Rules for Classical Music Enthusiasts: A Project of Classical Music and Humor

Written by Stephen J. Trygar
Cover Photo by Marcus Wallis on Unsplash


Sometimes we just need a little bit of humor in our lives, and we turn to comedians and/or people we find funny, humorous TV shows, podcasts, and nowadays memes on social media to supply us with our dosage of humor. It is not as common that we go through other artistic mediums to make us laugh (such as music, visual art, dance, etc.) to get our fill. I’m sure that “classical” music is the last place you’d go to get a laugh, but you’d be surprised by how many plots, scenarios, and histories surrounding classical music works are so preposterous that you can’t help but chuckle.

I’ve often watched an opera or ballet, or I’ve learned about how a certain piece of music came to be, and thought, “Why would they do that? It just makes things worse! Their actions are laughable!” While I realize that these things make a great conflict for the plot, they are no less amusing. So, I had an idea. What if I were to make a set of rules that, if physically possible, I could give to the characters within or creative minds behind the works? What if I could prevent people in real life from making the same mistakes…? (I would hope that nobody would make these mistakes…)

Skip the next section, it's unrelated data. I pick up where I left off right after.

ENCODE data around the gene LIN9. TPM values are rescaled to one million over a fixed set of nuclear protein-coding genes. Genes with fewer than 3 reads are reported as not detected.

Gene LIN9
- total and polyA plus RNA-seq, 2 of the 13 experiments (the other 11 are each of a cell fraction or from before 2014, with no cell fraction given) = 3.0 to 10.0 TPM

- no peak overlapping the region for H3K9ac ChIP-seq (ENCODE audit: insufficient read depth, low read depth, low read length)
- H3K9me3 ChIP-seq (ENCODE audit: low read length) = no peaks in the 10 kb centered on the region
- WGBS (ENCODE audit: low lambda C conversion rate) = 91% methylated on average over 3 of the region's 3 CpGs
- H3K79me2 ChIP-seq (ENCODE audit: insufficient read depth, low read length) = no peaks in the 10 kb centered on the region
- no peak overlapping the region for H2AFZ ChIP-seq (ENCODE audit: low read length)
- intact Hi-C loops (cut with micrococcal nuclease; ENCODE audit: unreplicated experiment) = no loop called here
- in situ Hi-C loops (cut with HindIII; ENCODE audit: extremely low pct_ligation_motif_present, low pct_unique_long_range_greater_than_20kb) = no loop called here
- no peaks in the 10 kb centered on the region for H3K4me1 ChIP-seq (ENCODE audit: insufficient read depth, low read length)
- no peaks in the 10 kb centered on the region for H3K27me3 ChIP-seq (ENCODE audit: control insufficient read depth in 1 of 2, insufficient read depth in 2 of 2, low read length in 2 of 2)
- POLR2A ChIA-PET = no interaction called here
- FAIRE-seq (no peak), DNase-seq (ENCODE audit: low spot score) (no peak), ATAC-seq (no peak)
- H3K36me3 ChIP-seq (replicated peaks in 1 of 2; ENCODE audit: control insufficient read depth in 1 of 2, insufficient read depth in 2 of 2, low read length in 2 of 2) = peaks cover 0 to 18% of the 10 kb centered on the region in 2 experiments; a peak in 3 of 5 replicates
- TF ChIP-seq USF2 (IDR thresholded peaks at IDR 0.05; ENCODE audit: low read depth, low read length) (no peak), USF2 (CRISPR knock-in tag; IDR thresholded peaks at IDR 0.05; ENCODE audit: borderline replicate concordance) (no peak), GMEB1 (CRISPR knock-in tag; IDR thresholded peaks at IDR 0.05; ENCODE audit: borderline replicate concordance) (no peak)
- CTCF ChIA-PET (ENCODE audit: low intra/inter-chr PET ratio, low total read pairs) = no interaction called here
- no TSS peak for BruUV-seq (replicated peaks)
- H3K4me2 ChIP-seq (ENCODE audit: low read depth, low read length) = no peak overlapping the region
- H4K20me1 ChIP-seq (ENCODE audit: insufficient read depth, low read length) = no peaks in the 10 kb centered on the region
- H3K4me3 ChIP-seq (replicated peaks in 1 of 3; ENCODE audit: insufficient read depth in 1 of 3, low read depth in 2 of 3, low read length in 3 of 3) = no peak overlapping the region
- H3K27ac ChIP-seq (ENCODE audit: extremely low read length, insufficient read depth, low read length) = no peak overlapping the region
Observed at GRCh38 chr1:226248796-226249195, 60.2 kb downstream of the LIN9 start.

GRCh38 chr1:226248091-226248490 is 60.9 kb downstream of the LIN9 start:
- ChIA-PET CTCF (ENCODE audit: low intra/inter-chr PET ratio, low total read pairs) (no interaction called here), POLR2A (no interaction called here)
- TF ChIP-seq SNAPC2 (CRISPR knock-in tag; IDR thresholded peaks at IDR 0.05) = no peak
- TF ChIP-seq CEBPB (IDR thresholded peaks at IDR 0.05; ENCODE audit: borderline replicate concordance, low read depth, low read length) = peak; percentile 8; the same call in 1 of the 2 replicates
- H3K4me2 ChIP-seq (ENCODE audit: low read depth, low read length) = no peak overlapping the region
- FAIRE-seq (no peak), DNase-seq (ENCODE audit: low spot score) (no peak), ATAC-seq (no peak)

Thus, the Rules for Classical Music Enthusiasts was created! Every two days, a new rule will be posted on my Facebook and Instagram pages. Under each of the rules will be the piece of music that prompted me to create that rule. While I call these rules, they are nothing more than a way for me to help crack a smile and to possibly get people curious about the piece of music that is referred to. Below are a few of the Rules that have already been posted!


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Published by Stephen J. Trygar

I am a musicologist and music historian currently residing in Philadelphia, Pennsylvania. My primary focus is on theatrical music (opera, ballet, and incidental music) and symphonic music.

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